A new book talks about the significance of fathers in a child's spiritual life. Reversing Thrust: A Backward Step into Manhood (Xulon Press, 2004), written by Carl Hershey, is an autobiographical look at the author's relationship with his father, who raised him as a single parent after the death of his mother.
Hershey says his flawed earthly father taught him things about God that were not true to the loving nature of his heavenly Father. “I always believed in God, or I wanted to,” he says. However, the author notes that he also had a sense of God in which, “he was always too busy for me, or I was just never quite good enough to measure up to his standards.”
In retrospect, Hershey realized his image of God had become distorted. “As I worked through my relationship with my father,” he says, “I began to understand how I had projected my understanding of my father onto my heavenly father.”
The author says he had to relearn things and change his previously formed perceptions in order to gain a better relationship with both his earthly and his heavenly Father.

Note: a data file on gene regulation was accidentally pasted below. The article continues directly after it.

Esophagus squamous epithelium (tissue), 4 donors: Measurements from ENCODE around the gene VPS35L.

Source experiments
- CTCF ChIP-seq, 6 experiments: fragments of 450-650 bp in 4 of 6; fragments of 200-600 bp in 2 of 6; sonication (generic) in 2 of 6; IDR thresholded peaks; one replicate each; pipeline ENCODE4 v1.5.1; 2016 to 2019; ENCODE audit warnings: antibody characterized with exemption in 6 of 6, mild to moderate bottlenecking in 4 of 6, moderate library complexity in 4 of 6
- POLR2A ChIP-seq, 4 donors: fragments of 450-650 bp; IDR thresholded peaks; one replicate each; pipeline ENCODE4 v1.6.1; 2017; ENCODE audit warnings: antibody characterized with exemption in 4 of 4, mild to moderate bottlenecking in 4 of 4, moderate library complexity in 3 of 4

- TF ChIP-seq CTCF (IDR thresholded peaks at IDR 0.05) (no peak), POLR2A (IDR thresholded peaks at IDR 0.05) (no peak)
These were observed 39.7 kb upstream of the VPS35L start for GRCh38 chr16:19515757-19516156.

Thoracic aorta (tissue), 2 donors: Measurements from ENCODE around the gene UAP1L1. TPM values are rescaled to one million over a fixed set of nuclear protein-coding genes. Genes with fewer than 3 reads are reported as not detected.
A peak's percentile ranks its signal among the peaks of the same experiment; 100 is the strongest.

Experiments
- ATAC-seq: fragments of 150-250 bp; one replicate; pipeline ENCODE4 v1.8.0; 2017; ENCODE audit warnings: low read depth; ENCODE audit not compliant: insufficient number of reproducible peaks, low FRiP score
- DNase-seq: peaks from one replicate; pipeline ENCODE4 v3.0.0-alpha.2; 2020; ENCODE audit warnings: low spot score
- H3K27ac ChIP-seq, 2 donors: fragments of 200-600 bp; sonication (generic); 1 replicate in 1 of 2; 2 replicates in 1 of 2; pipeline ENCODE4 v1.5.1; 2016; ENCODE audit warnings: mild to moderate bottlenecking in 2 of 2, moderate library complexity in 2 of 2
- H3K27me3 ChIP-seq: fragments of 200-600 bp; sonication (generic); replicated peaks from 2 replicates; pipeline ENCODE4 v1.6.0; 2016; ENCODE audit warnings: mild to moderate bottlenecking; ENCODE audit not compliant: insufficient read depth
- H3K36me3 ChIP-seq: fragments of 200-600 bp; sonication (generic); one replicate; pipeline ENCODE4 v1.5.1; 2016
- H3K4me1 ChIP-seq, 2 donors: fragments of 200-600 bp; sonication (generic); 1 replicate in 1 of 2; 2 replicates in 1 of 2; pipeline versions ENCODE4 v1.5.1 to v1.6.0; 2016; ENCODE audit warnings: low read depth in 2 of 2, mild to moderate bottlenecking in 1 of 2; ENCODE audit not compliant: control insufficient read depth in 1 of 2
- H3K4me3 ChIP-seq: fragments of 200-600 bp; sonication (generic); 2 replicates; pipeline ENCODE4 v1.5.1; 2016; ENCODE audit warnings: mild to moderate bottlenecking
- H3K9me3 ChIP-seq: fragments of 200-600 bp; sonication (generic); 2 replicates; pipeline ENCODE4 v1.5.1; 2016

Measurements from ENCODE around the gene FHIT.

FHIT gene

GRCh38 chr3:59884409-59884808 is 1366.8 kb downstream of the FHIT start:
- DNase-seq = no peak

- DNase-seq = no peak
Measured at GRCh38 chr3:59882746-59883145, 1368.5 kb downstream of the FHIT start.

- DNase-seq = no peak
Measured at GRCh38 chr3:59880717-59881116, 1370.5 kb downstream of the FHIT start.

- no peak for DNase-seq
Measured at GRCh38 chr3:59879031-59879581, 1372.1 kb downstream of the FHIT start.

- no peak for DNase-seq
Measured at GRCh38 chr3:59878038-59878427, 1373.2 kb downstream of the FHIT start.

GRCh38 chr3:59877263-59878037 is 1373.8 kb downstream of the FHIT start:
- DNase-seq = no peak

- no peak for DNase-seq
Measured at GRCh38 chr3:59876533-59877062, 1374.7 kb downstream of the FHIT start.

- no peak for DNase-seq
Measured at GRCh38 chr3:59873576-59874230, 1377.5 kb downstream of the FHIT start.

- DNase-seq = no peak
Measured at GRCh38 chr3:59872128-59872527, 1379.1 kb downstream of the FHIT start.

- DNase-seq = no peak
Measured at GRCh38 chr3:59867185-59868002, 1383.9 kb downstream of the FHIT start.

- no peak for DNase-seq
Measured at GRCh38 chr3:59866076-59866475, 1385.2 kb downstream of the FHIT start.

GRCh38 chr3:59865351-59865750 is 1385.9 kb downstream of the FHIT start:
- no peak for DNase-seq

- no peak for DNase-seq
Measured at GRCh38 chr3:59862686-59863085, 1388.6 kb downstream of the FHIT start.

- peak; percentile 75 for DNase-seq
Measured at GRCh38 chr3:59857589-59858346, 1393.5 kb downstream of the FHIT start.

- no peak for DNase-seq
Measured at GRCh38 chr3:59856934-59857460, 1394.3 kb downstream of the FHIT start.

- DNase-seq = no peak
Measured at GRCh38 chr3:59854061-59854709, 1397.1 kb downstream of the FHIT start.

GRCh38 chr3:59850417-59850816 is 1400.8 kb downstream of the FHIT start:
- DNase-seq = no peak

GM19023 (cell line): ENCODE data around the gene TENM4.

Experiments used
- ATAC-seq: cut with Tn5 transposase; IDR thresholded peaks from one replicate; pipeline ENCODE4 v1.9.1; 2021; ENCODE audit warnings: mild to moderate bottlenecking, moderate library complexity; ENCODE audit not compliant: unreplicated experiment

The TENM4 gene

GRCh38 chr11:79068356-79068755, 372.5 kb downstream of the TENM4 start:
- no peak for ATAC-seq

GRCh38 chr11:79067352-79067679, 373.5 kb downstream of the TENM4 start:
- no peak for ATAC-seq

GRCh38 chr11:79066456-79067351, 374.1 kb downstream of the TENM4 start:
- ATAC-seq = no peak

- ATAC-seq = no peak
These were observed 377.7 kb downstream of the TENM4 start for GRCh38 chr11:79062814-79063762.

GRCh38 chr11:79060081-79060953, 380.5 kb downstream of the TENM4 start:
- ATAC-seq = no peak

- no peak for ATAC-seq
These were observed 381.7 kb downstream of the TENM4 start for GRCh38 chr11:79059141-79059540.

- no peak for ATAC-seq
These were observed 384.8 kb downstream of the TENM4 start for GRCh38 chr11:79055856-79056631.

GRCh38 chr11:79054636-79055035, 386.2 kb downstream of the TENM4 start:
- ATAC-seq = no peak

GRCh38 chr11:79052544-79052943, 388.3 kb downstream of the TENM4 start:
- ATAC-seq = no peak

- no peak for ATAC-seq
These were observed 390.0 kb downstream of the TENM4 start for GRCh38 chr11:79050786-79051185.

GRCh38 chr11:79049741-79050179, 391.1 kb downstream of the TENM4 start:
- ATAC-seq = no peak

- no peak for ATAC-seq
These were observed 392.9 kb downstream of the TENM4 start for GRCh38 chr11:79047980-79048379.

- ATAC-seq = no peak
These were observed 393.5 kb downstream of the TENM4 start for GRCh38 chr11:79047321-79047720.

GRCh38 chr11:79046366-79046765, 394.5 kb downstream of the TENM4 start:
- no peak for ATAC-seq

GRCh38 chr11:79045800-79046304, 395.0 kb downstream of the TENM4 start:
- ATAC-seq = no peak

Still, for years he struggled to find value in his single parent's eyes, and now he hopes his book will help parents recognize the importance of affirming their children as people of worth. It is important, he points out, “to acknowledge and affirm them as a child, to give them some place of belonging.”
According to Hershey, the main point of Reversing Thrust is the need for parents to develop their children's spiritual life. One of the ways a parent can do this, he explains, is by affirming their sense of connectedness to the parent. It is essential, he says, “to acknowledge your child as a son or a daughter, to build up that aspect of a child's life also.”
Hershey was born into a Mennonite community in Lancaster, Pennsylvania, and grew up on a family farm, where he learned about the inter-relationships of family, faith, and daily living. Reversing Thrust recounts his journey backwards, years later at age 32, in a search through the past that yields healing, perspective, closure, and spiritual renewal.
(This article courtesy of Agape Press).
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